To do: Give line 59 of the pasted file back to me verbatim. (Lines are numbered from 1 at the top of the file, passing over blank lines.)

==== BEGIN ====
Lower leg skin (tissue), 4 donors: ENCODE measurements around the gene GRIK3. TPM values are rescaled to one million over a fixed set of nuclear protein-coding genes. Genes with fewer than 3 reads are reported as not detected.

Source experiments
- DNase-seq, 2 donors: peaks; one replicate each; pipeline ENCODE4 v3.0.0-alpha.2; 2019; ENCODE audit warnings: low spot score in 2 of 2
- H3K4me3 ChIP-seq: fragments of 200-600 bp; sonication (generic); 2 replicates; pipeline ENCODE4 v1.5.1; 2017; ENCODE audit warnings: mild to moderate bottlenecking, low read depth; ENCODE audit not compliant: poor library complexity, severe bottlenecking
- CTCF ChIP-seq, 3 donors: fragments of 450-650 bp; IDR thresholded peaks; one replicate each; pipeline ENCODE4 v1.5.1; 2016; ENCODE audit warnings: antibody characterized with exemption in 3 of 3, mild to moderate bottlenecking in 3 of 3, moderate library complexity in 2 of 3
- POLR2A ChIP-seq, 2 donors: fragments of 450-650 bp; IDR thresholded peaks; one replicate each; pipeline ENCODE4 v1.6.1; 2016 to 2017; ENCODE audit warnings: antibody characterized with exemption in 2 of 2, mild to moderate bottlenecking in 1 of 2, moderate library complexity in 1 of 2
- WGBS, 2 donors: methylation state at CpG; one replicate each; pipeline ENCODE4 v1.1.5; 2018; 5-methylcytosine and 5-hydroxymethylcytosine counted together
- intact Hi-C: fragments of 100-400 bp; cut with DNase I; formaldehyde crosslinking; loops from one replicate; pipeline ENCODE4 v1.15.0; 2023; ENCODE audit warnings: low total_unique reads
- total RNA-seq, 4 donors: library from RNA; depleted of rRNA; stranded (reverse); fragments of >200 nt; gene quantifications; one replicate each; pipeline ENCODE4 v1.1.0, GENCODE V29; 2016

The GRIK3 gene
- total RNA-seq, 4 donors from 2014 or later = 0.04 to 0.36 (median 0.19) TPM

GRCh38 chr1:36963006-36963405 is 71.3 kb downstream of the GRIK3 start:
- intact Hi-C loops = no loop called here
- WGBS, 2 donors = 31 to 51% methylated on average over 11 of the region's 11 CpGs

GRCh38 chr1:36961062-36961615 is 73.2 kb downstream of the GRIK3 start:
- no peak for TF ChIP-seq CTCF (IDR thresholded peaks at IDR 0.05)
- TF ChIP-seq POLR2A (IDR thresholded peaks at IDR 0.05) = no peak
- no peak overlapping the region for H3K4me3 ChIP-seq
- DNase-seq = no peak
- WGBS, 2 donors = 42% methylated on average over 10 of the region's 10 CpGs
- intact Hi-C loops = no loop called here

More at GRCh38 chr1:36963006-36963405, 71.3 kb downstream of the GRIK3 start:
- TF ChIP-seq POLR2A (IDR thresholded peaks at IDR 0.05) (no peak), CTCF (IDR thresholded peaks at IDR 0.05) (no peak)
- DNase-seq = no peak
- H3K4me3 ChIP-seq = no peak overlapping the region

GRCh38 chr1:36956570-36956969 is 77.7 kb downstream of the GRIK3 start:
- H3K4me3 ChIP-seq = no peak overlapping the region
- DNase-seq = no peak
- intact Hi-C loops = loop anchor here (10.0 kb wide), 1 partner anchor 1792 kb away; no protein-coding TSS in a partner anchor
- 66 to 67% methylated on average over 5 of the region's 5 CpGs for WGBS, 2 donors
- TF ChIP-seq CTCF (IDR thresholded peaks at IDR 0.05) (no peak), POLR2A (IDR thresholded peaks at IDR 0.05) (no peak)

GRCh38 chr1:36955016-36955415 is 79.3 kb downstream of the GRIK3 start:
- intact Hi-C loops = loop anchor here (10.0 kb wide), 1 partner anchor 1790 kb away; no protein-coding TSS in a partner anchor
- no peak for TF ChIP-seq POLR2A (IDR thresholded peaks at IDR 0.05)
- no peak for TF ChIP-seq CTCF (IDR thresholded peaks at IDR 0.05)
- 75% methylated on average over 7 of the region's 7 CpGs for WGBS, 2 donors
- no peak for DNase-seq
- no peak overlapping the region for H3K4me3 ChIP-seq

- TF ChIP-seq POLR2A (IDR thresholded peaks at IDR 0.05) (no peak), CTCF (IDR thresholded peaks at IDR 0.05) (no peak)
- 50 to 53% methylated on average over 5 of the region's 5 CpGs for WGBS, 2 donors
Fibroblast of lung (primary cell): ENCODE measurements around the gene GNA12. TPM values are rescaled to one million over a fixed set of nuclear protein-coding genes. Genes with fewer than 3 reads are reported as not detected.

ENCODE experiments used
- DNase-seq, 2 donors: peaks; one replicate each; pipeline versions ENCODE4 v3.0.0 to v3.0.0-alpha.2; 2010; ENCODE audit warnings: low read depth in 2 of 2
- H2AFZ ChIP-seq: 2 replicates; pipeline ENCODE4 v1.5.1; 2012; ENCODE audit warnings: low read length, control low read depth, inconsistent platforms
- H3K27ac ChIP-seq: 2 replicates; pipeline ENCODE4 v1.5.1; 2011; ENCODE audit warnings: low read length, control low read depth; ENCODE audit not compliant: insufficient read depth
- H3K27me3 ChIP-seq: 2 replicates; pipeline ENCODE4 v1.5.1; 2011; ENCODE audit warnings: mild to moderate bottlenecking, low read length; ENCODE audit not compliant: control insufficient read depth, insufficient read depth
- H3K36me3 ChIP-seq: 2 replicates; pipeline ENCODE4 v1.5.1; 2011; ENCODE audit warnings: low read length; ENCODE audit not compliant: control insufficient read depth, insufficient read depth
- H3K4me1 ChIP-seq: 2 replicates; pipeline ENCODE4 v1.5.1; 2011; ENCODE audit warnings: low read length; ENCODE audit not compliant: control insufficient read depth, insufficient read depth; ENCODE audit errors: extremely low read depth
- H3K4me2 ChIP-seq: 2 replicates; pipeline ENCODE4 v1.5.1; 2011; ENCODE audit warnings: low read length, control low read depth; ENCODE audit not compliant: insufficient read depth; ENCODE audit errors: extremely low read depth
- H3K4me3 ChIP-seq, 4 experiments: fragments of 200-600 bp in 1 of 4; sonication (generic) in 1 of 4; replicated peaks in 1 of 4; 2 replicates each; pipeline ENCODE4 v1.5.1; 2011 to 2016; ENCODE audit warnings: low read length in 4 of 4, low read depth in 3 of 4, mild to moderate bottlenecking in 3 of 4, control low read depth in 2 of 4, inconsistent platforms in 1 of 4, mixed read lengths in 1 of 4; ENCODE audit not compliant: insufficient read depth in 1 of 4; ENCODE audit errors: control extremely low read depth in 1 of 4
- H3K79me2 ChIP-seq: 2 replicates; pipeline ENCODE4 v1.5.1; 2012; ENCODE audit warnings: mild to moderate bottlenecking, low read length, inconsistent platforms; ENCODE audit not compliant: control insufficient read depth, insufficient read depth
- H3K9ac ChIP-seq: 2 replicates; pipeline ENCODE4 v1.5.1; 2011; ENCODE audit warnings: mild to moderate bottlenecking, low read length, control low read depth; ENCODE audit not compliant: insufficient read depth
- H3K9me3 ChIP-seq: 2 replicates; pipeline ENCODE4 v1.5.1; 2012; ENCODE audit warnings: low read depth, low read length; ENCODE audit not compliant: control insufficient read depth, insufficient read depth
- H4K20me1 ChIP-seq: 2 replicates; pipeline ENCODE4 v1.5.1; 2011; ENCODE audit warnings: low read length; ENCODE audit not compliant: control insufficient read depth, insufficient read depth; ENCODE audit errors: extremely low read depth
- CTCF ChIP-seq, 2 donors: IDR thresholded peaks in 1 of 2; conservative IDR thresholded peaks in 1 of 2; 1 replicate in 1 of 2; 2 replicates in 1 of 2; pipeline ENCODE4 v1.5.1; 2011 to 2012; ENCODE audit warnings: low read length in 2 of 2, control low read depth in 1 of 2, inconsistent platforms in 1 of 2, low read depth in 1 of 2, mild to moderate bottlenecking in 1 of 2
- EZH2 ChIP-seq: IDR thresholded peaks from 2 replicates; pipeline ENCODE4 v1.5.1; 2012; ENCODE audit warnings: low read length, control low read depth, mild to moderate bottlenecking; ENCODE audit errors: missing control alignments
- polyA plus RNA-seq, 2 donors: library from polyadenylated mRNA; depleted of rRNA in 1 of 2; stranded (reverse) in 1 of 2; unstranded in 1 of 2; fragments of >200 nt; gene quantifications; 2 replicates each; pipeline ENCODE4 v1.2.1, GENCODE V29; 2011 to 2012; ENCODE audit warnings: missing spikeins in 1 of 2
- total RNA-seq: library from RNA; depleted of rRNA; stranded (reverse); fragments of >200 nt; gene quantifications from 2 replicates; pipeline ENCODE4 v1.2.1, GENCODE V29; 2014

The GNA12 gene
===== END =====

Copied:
The GNA12 gene